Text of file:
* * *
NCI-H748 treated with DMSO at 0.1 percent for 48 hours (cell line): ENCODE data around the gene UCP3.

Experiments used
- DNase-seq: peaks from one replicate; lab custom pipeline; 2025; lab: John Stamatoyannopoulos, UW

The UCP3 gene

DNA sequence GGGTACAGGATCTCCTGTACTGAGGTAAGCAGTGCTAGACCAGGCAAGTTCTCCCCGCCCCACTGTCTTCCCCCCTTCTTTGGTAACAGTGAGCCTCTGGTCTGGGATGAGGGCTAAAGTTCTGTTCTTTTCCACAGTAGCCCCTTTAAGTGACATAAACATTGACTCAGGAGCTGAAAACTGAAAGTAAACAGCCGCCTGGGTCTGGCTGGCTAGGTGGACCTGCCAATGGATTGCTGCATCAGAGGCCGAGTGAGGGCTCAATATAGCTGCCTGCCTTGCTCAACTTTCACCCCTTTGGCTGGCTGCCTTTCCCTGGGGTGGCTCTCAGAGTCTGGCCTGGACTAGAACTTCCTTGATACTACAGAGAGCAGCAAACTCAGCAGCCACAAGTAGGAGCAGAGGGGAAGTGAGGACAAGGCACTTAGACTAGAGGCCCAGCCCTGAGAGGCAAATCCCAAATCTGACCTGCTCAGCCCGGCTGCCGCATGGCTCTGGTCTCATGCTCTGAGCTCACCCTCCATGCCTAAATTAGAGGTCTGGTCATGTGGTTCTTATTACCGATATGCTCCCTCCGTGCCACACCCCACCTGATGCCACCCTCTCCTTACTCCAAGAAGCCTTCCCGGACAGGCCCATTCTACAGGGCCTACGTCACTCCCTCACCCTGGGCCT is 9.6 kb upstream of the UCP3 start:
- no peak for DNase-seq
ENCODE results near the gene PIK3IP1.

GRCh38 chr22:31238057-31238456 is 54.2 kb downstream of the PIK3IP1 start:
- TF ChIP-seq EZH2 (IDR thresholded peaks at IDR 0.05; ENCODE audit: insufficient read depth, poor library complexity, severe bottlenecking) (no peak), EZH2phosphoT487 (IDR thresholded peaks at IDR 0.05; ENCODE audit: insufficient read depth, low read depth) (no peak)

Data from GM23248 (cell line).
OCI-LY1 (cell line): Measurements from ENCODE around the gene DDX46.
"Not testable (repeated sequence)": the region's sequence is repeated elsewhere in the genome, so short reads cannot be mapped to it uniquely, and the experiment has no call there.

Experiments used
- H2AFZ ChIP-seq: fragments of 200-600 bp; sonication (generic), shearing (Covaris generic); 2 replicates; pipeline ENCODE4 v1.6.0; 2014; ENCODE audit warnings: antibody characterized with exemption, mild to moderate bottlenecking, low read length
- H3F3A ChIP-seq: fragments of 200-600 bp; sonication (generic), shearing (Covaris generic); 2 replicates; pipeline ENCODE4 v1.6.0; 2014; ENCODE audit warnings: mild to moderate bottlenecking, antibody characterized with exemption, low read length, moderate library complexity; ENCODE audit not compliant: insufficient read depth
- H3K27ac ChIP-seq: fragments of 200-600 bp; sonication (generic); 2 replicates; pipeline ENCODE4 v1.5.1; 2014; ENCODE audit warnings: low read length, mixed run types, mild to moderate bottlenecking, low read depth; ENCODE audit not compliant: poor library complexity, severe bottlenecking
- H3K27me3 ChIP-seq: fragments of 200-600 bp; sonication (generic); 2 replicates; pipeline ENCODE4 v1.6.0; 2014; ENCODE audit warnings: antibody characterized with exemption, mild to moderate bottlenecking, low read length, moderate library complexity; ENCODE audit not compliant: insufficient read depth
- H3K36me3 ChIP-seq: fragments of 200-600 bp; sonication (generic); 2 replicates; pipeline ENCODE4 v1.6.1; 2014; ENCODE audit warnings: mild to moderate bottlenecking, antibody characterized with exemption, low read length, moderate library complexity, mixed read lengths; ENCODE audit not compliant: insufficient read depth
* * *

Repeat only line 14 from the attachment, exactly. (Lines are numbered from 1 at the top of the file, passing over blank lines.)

- H2AFZ ChIP-seq: fragments of 200-600 bp; sonication (generic), shearing (Covaris generic); 2 replicates; pipeline ENCODE4 v1.6.0; 2014; ENCODE audit warnings: antibody characterized with exemption, mild to moderate bottlenecking, low read length